OK so no blog for a while..sorry… It has been a combination of having soggy brain and the fact I got wimpy after seeing an interview of Upcoming Handsome Norwegian-English Author in a Sunday paper. In the article the young chap (interesting childhood, overcoming some adversity or other, speaks at least four languages) sat looking moody with the sun streaming through his (slightly receding) golden curls whilst the journalist twittered on about his sexiness, intellect, his ability to articulate humanities something or other. None of this did more then make me hiss with usual defensive silliness, ‘ different if he were a WOman’, but then the journo turned to .. his remarkable collection of books..from Homer to Herrmann Hesse, Chaucer to Zola to Lovelock yadda yadda. At that point I looked at my bookshelf, which resembles a shelf in a youth hostel in Prague or the airport shop downstairs in Lusaka airport. Errr…books are expensive and hard to travel with and ..well I am prone to reading fast scary thrillers for a fast scary thrill and the print is larger and. etc and ad infinitum .(you get the point) I felt small and silly. I haven’t even got a decent TinTin collection yet.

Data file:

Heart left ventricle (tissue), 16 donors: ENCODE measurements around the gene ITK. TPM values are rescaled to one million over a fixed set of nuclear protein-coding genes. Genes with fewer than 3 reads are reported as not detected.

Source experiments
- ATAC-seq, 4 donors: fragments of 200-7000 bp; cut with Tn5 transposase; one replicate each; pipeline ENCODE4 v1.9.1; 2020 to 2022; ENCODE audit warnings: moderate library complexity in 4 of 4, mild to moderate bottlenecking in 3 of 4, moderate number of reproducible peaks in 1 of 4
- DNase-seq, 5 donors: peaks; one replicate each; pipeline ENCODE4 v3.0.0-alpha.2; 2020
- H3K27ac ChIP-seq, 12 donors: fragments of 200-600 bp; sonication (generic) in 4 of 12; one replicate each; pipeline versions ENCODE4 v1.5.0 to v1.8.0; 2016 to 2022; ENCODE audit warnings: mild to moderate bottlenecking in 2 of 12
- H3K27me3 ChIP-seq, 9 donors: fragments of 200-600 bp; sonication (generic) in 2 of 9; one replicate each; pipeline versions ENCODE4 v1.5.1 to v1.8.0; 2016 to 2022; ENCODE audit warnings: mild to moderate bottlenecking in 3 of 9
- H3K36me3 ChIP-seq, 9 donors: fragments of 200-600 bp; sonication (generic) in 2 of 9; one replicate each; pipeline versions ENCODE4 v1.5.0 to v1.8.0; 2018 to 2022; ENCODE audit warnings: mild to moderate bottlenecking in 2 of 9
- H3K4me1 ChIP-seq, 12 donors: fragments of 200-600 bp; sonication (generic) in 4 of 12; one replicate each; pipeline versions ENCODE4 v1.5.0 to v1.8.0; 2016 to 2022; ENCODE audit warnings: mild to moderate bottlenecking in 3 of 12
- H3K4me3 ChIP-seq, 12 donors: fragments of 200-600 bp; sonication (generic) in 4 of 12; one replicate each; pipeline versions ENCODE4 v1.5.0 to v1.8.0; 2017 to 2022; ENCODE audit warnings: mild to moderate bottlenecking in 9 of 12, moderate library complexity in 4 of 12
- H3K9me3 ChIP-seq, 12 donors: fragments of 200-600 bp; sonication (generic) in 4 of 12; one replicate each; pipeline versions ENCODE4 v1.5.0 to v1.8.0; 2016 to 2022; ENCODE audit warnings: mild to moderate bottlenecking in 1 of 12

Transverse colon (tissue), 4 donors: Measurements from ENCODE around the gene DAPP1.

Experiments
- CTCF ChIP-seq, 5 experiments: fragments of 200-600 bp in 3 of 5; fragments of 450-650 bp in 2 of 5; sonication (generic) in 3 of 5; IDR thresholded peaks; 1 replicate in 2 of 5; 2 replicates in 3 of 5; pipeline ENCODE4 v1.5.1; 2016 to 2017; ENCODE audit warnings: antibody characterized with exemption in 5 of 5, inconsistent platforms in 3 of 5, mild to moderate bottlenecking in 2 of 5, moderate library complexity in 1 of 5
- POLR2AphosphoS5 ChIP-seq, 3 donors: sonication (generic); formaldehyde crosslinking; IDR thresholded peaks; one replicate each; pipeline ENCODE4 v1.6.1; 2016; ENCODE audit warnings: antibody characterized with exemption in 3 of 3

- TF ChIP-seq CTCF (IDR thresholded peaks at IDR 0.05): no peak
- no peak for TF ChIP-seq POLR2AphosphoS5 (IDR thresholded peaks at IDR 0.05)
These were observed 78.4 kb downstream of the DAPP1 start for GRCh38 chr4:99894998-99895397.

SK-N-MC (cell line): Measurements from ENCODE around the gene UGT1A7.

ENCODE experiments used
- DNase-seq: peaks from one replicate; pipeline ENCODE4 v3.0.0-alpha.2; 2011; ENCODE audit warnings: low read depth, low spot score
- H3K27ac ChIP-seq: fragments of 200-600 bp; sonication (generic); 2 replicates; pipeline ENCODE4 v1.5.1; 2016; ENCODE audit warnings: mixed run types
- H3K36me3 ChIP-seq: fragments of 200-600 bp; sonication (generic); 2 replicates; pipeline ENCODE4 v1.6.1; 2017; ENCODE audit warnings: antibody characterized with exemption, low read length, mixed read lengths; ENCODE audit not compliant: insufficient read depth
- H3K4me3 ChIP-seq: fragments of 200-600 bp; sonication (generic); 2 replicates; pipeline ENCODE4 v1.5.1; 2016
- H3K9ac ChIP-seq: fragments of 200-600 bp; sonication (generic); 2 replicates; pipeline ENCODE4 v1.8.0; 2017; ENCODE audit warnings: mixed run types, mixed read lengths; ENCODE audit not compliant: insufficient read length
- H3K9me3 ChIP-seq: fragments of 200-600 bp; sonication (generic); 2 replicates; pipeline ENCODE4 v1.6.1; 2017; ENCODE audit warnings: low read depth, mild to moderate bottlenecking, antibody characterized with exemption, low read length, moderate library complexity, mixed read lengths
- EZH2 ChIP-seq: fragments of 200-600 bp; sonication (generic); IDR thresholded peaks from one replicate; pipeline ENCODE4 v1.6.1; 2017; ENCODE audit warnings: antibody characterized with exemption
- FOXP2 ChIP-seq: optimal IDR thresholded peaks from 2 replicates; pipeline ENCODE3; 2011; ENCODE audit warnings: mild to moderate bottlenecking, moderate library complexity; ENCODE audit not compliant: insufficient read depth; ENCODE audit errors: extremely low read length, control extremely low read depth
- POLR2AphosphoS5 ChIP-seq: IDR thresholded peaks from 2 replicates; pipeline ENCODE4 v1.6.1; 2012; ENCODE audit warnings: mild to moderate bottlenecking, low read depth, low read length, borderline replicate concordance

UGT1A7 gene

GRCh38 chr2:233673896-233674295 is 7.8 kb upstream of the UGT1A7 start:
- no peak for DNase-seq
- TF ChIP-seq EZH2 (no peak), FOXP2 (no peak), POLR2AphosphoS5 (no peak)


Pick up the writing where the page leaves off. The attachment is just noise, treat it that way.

‘Control’ is a film that has been much acclaimed in the past few months. It is about the gifted but tormented lead singer of a band called Joy Division who hanged himself at the age of 23. (Did I conjucate ‘hanged’ correctly? )
Ahh..the sights and smells of the Addenbrookes Eye Unit eh? The first hour’s wait is always the most charming..all those pleasant, relaxed patients chatting amicably, the serene staff, the accessible corridors and comfy seats..oh hang on. Actually that was the second hour when I fell asleep. The first hour was ..well the opposite of that. Plus it was paediatric ophthalmology clinic day. Dozens of toddlers and visual impaired people is not the best mix but it can be pretty funny.